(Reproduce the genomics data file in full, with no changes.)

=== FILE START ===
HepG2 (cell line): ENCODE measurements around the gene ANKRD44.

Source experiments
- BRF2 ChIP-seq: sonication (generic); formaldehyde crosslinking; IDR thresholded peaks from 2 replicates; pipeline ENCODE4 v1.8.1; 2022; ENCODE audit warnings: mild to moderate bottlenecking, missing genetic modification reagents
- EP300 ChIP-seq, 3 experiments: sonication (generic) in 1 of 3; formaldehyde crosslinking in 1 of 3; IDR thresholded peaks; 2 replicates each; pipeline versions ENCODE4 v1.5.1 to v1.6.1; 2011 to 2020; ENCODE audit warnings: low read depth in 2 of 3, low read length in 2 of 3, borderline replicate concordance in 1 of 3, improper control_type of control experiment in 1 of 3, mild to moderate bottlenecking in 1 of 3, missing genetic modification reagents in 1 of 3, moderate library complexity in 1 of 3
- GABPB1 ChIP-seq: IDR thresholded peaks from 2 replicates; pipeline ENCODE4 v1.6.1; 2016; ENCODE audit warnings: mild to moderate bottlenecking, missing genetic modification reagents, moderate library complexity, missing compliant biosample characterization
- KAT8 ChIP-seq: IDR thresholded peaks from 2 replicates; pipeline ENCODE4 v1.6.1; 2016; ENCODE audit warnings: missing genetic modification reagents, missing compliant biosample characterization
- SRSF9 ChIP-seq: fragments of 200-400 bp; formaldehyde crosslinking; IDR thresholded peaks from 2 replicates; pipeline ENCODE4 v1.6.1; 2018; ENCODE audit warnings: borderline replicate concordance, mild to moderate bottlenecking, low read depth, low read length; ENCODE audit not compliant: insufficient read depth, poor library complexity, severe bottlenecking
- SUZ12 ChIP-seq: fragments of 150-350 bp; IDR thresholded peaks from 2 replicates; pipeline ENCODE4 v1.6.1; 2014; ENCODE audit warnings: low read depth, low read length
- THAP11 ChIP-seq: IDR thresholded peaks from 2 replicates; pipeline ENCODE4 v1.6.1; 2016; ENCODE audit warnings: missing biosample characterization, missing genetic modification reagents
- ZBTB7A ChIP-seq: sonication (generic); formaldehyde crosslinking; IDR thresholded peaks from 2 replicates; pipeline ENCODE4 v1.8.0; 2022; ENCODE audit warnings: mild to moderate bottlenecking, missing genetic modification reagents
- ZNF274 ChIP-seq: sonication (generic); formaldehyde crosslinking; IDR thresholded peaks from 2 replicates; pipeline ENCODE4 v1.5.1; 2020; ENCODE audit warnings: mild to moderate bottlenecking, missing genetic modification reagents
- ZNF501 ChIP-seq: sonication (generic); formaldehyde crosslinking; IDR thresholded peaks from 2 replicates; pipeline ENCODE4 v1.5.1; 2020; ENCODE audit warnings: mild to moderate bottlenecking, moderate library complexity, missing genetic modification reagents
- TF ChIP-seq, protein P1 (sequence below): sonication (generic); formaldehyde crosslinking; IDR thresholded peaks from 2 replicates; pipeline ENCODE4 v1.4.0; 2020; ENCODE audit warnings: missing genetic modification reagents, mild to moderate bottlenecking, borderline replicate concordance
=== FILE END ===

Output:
HepG2 (cell line): ENCODE measurements around the gene ANKRD44.

Source experiments
- BRF2 ChIP-seq: sonication (generic); formaldehyde crosslinking; IDR thresholded peaks from 2 replicates; pipeline ENCODE4 v1.8.1; 2022; ENCODE audit warnings: mild to moderate bottlenecking, missing genetic modification reagents
- EP300 ChIP-seq, 3 experiments: sonication (generic) in 1 of 3; formaldehyde crosslinking in 1 of 3; IDR thresholded peaks; 2 replicates each; pipeline versions ENCODE4 v1.5.1 to v1.6.1; 2011 to 2020; ENCODE audit warnings: low read depth in 2 of 3, low read length in 2 of 3, borderline replicate concordance in 1 of 3, improper control_type of control experiment in 1 of 3, mild to moderate bottlenecking in 1 of 3, missing genetic modification reagents in 1 of 3, moderate library complexity in 1 of 3
- GABPB1 ChIP-seq: IDR thresholded peaks from 2 replicates; pipeline ENCODE4 v1.6.1; 2016; ENCODE audit warnings: mild to moderate bottlenecking, missing genetic modification reagents, moderate library complexity, missing compliant biosample characterization
- KAT8 ChIP-seq: IDR thresholded peaks from 2 replicates; pipeline ENCODE4 v1.6.1; 2016; ENCODE audit warnings: missing genetic modification reagents, missing compliant biosample characterization
- SRSF9 ChIP-seq: fragments of 200-400 bp; formaldehyde crosslinking; IDR thresholded peaks from 2 replicates; pipeline ENCODE4 v1.6.1; 2018; ENCODE audit warnings: borderline replicate concordance, mild to moderate bottlenecking, low read depth, low read length; ENCODE audit not compliant: insufficient read depth, poor library complexity, severe bottlenecking
- SUZ12 ChIP-seq: fragments of 150-350 bp; IDR thresholded peaks from 2 replicates; pipeline ENCODE4 v1.6.1; 2014; ENCODE audit warnings: low read depth, low read length
- THAP11 ChIP-seq: IDR thresholded peaks from 2 replicates; pipeline ENCODE4 v1.6.1; 2016; ENCODE audit warnings: missing biosample characterization, missing genetic modification reagents
- ZBTB7A ChIP-seq: sonication (generic); formaldehyde crosslinking; IDR thresholded peaks from 2 replicates; pipeline ENCODE4 v1.8.0; 2022; ENCODE audit warnings: mild to moderate bottlenecking, missing genetic modification reagents
- ZNF274 ChIP-seq: sonication (generic); formaldehyde crosslinking; IDR thresholded peaks from 2 replicates; pipeline ENCODE4 v1.5.1; 2020; ENCODE audit warnings: mild to moderate bottlenecking, missing genetic modification reagents
- ZNF501 ChIP-seq: sonication (generic); formaldehyde crosslinking; IDR thresholded peaks from 2 replicates; pipeline ENCODE4 v1.5.1; 2020; ENCODE audit warnings: mild to moderate bottlenecking, moderate library complexity, missing genetic modification reagents
- TF ChIP-seq, protein P1 (sequence below): sonication (generic); formaldehyde crosslinking; IDR thresholded peaks from 2 replicates; pipeline ENCODE4 v1.4.0; 2020; ENCODE audit warnings: missing genetic modification reagents, mild to moderate bottlenecking, borderline replicate concordance